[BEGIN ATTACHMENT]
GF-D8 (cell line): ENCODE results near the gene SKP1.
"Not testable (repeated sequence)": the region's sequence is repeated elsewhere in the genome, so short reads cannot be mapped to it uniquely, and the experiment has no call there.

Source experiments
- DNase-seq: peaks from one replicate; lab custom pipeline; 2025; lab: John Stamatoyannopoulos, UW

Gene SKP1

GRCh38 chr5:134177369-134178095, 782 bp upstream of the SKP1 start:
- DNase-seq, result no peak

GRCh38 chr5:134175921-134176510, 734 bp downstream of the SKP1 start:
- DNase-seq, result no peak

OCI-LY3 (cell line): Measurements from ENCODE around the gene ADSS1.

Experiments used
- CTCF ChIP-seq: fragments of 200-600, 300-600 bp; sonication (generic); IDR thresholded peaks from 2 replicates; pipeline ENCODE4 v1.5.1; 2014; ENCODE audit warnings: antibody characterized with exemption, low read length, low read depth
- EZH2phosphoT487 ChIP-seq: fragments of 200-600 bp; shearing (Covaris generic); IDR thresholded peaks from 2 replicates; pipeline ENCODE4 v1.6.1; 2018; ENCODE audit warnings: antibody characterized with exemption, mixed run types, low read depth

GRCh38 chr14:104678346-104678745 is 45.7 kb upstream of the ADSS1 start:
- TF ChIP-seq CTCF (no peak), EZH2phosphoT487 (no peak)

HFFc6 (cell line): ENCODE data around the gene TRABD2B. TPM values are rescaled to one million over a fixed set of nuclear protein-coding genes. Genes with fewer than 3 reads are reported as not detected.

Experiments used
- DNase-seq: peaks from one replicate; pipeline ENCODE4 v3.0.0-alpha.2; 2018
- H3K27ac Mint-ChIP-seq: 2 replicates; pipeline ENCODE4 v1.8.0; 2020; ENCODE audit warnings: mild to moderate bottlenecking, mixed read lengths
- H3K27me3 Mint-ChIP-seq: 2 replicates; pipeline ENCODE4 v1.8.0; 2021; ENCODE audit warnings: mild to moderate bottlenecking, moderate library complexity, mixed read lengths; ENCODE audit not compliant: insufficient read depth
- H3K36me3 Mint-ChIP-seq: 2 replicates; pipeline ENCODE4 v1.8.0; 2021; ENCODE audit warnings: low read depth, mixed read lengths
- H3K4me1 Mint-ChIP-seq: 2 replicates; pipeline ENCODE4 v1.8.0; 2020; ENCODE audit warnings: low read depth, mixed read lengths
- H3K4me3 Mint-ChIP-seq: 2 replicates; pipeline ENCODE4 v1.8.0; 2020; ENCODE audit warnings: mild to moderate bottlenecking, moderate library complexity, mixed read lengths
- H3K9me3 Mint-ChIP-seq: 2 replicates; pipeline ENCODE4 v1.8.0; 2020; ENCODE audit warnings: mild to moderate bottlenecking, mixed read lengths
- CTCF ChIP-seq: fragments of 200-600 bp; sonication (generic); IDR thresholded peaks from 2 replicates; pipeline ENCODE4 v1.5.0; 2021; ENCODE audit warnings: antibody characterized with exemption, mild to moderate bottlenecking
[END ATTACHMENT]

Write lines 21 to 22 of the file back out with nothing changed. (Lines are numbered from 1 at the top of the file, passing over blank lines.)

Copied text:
- H3K36me3 Mint-ChIP-seq: 2 replicates; pipeline ENCODE4 v1.8.0; 2021; ENCODE audit warnings: low read depth, mixed read lengths
- H3K4me1 Mint-ChIP-seq: 2 replicates; pipeline ENCODE4 v1.8.0; 2020; ENCODE audit warnings: low read depth, mixed read lengths